Joel Schneider, Carbon Biosciences president and CEO

Car­bon Bio­sciences emerges with a new vi­ral vec­tor to shake up the cys­tic fi­bro­sis gene ther­a­py field

Car­bon Bio­sciences wants to dis­rupt the field of AAV gene ther­a­py by tap­ping in­to a fam­i­ly of thou­sands of virus­es to find ones that al­low for the “next gen­er­a­tion of vi­ral de­liv­ery ve­hi­cles,” as CEO Joel Schnei­der puts it.

The Mass­a­chu­setts biotech emerged Tues­day with $38 mil­lion in part­ner­ship with the Cys­tic Fi­bro­sis Foun­da­tion to take a bo­cavirus-based — part of the broad­er par­vovirus web — gene ther­a­py in­to the clin­ic for the lung dis­or­der.

Ade­no-as­so­ci­at­ed virus gene ther­a­pies have tripped up the biotech R&D world for years now, with var­i­ous tox­i­c­i­ty is­sues and oth­er lim­it­ing fac­tors, so Car­bon wants to go af­ter virus­es that al­low for gene ther­a­pies to be de­liv­ered more than once, which will open up the op­por­tu­ni­ty to tar­get more pa­tients.

The start­up’s first ther­a­py, named CGT-001, can be de­liv­ered more than once, specif­i­cal­ly tar­gets the lung tis­sue and is able to trans­port the full-length cys­tic fi­bro­sis gene, Schnei­der tells End­points News.

The lead can­di­date is al­so able to car­ry 30% to 40% more than the typ­i­cal AAV, which Schnei­der knows a thing or two about af­ter eight years in the C-suite at AAV-based Sol­id Bio­sciences, which is at­tempt­ing to tack­le Duchenne mus­cu­lar dy­s­tro­phy.

He de­clined to say when Car­bon will en­ter the clin­ic, but not­ed the Se­ries A will get the start­up there. The first hu­man tri­al will tar­get CF pa­tients who don’t have a mod­u­la­tor ther­a­py, Schnei­der said.

Car­bon is the first start­up launched out of the 2020 in­cu­ba­tor cre­at­ed be­tween Long­wood Fund and the Cys­tic Fi­bro­sis Foun­da­tion.

Car­bon is based on sci­ence from John En­gel­hardt, di­rec­tor of Uni­ver­si­ty of Iowa’s Cen­ter for Gene Ther­a­py of Cys­tic Fi­bro­sis, and Robert Kotin, pro­fes­sor of mi­cro­bi­ol­o­gy and phys­i­o­log­i­cal sys­tems at Uni­ver­si­ty of Mass­a­chu­setts Chan Med­ical School.

Lucy Liu

Lucy Liu, VP and co-founder at Car­bon and a se­nior as­so­ciate at Long­wood, re­called call­ing En­gel­hardt at the end of 2020 af­ter the Long­wood-CFF pro­gram launched and at the end of this con­ver­sa­tion, he men­tioned he’d been work­ing on a way to over­come AAV’s lim­i­ta­tions of pre-ex­ist­ing im­mu­ni­ty, small car­go ca­pac­i­ty, lim­it­ed tis­sue tro­pism, etc.

Then, serendip­i­tous­ly with­in a month, Kotin came to Long­wood and CFF say­ing he’d been work­ing on a sim­i­lar idea in his lab. Kotin is now in­ter­im CSO of Car­bon.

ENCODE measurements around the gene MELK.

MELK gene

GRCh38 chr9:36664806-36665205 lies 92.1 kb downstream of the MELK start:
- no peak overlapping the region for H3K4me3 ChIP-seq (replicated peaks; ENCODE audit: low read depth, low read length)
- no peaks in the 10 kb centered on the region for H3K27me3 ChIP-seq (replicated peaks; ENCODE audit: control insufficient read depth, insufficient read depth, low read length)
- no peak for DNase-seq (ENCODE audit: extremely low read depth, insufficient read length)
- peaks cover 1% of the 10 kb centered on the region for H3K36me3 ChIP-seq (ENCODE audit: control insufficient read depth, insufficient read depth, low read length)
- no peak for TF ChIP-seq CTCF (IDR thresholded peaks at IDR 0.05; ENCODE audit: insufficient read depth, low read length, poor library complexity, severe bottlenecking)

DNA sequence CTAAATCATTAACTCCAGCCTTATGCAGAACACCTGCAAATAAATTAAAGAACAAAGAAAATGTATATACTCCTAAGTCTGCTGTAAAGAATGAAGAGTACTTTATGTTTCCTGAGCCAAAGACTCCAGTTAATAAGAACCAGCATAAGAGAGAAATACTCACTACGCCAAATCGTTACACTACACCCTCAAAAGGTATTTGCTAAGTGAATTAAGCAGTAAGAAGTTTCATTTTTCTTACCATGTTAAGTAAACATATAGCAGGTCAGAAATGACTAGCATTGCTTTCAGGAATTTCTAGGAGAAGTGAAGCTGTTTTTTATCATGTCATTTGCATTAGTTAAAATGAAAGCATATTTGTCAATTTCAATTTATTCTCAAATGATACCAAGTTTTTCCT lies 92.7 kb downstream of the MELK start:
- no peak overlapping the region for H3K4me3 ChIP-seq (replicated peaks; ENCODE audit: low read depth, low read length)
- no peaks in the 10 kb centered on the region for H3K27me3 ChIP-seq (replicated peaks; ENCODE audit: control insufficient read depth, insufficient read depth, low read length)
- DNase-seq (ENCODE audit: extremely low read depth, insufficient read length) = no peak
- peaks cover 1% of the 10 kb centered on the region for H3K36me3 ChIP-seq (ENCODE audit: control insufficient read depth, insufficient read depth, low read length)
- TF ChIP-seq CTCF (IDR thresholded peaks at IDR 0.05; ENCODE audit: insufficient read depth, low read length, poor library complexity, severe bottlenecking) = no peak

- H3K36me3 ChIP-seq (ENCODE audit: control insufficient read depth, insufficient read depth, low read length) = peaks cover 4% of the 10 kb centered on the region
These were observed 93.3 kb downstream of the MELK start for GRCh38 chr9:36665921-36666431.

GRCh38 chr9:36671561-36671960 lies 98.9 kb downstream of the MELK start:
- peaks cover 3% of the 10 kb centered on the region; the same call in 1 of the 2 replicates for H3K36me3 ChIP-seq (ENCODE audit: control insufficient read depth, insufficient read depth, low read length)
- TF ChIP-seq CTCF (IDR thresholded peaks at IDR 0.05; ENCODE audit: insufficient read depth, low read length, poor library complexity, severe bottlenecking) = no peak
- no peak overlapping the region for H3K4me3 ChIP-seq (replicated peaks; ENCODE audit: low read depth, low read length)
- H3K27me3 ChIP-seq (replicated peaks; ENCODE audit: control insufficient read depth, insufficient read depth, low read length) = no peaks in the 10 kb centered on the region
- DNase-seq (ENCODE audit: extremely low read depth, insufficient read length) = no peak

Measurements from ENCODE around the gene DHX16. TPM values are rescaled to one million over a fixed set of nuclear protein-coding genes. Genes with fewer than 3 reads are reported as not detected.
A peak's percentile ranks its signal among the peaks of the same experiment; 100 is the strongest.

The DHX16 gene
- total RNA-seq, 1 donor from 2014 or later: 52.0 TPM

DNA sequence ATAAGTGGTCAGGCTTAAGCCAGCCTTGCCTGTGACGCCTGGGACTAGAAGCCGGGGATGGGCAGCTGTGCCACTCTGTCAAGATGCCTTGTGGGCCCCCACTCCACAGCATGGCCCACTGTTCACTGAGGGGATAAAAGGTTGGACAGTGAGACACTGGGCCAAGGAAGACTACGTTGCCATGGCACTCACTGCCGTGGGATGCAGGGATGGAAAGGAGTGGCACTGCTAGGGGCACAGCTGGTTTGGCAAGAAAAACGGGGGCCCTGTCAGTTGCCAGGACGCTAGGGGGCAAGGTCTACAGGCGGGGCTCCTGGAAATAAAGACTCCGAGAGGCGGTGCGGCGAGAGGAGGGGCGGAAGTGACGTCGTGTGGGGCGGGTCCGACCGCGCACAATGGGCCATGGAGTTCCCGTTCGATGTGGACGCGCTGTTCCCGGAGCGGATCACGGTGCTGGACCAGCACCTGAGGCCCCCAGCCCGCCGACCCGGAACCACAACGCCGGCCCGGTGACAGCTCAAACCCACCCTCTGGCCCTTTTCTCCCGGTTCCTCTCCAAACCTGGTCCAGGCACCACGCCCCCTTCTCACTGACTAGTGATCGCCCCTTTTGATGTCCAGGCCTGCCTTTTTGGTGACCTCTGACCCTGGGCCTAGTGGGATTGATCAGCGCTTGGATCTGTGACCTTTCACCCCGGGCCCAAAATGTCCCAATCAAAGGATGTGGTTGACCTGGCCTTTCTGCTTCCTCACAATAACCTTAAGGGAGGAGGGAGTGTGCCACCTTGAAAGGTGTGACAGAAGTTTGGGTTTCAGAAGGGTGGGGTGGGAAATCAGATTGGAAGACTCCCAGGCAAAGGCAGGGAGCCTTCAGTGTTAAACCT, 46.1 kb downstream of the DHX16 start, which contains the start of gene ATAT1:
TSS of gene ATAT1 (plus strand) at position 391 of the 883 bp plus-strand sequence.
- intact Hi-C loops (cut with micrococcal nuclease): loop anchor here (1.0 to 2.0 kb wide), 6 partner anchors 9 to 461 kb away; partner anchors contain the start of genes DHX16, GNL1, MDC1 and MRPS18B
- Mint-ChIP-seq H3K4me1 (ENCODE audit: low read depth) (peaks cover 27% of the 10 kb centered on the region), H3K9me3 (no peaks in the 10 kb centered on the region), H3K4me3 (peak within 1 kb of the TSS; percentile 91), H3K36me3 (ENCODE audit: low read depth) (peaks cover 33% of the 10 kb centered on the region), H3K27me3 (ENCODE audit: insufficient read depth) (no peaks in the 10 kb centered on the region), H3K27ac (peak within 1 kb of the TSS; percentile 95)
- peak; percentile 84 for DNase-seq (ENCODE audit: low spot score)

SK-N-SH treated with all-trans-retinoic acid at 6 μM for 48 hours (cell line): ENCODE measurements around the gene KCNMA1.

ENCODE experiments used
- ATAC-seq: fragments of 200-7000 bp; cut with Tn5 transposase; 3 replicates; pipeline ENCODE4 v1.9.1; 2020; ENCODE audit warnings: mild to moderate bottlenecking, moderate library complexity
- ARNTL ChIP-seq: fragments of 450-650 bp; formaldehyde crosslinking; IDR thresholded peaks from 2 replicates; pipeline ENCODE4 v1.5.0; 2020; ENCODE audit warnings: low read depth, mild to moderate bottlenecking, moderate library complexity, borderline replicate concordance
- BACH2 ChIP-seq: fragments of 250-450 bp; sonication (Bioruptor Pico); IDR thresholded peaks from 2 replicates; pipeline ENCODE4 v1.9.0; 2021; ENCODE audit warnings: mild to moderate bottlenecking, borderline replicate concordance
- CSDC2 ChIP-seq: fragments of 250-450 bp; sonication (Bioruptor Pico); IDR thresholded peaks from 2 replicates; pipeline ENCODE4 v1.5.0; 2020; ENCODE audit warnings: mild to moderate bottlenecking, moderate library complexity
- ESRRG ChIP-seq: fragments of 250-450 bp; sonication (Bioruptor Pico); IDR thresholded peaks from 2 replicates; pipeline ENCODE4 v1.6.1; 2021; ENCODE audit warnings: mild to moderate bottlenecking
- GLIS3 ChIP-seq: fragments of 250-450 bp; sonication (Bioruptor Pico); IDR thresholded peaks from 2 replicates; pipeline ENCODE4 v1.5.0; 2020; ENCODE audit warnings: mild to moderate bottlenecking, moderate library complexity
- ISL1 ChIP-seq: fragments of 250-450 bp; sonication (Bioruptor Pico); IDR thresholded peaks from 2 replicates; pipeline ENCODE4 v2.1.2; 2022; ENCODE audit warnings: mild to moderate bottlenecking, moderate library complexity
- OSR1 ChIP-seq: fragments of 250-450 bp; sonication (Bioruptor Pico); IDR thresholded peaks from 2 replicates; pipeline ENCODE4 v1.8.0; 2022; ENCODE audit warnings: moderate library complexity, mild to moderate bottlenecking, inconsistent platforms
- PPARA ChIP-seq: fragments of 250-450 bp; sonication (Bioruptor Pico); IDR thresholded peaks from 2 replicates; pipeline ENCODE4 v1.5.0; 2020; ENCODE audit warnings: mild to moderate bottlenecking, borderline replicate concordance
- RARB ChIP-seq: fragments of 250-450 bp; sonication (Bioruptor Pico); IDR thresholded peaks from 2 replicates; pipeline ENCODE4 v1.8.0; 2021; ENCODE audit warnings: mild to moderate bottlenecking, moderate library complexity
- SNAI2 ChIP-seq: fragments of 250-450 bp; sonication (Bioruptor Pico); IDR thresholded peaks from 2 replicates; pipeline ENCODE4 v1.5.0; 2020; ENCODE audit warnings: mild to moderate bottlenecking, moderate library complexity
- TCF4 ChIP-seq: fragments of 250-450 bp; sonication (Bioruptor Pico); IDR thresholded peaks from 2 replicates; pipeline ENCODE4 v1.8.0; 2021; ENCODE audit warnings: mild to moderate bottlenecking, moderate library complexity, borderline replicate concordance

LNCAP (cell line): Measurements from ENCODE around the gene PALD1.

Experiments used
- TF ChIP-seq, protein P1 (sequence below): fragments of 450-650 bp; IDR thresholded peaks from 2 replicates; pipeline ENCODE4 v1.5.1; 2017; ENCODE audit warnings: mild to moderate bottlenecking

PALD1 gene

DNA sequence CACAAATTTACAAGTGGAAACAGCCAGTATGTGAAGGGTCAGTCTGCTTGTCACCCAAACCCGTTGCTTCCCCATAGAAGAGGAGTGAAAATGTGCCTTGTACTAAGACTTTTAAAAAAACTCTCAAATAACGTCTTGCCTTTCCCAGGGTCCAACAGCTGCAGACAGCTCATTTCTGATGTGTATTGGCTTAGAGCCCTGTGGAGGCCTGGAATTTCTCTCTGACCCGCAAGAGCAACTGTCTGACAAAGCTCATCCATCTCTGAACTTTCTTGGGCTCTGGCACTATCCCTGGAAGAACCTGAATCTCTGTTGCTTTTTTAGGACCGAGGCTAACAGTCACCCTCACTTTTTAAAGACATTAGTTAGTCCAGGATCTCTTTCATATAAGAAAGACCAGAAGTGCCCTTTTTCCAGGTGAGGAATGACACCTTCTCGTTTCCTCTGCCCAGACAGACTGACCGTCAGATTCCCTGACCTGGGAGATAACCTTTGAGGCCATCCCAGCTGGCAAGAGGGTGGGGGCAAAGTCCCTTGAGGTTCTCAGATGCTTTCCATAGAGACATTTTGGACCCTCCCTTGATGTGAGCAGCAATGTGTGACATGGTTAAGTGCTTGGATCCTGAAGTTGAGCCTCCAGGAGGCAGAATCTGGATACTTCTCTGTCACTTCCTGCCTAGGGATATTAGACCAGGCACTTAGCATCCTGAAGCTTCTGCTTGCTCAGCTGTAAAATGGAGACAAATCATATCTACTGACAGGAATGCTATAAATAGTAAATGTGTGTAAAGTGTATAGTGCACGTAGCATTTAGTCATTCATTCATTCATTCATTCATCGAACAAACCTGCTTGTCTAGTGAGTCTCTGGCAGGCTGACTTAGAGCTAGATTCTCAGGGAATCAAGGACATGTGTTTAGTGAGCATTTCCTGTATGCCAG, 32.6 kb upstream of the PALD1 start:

So in mid-2021, Car­bon was formed and has been work­ing out of CFF’s labs in Lex­ing­ton, MA. The start­up will open its own lab in Waltham, MA, by year’s end, Schnei­der said.

The sto­ry be­hind the start­up’s name high­lights the bold am­bi­tion Car­bon is on.

“We’re re­al­ly al­low­ing evo­lu­tion and vi­rol­o­gy to take the front seat here, and so car­bon, which is the build­ing block of all life, we’re re­al­ly al­low­ing that to dri­ve our ap­proach where we’re iden­ti­fy­ing al­ready ex­ist­ing virus­es and tak­ing the best part of what they’ve evolved and what they’ve of­fered and turn that in­to a vi­ral vec­tor for us to use for ther­a­peu­tic process­es,” Liu said.

Aside from get­ting in­to that first hu­man study, Car­bon is build­ing out its plat­form by iden­ti­fy­ing oth­er par­vovirus­es to use to tar­get oth­er tis­sues, Schnei­der said. He’s al­so fo­cused on near­ly dou­bling the team from 13 peo­ple to­day to al­most 25 by the end of 2022.

Down the line, the start­up could go be­yond gene ther­a­pies and in­to gene edit­ing.

“Ini­tial­ly, Car­bon Bio will pur­sue its own ther­a­peu­tic de­vel­op­ment, but col­lab­o­ra­tion with an­oth­er Foun­da­tion-fund­ed com­pa­ny, e.g., for the de­liv­ery of a gene-edit­ing ther­a­py is ab­solute­ly part of fu­ture con­sid­er­a­tions,” CFF’s SVP of drug dis­cov­ery, Mar­tin Mense, told End­points in an email.

The Se­ries A was led by Agent Cap­i­tal and in­clud­ed back­ing from Long­wood, Astel­las Ven­ture Man­age­ment, So­las­ta Ven­tures, Uni­ver­si­ty of Tokyo In­no­va­tion Plat­form, Cam­ford Cap­i­tal and the CFF. Adicet Bio pres­i­dent and CEO Chen Schor is board chair.

M&A: a crit­i­cal dri­ver for sus­tain­able top-line growth in health­care

2021 saw a record $600B in healthcare M&A activity. In 2022, there is an anticipated slowdown in activity, however, M&A prospects remain strong in the medium to long-term. What are future growth drivers for the healthcare sector? Where might we see innovations that drive M&A? RBC’s Andrew Callaway, Global Head, Healthcare Investment Banking discusses with Vito Sperduto, Global Co-Head, M&A.

Yong Dai, Frontera Therapeutics CEO

Scoop: Lit­tle-known Or­biMed-backed biotech clos­es $160M round to start gene ther­a­py tri­al

Frontera Therapeutics, a China and US biotech, has closed a $160 million Series B and received regulatory clearance to test its first gene therapy stateside, Endpoints News has learned.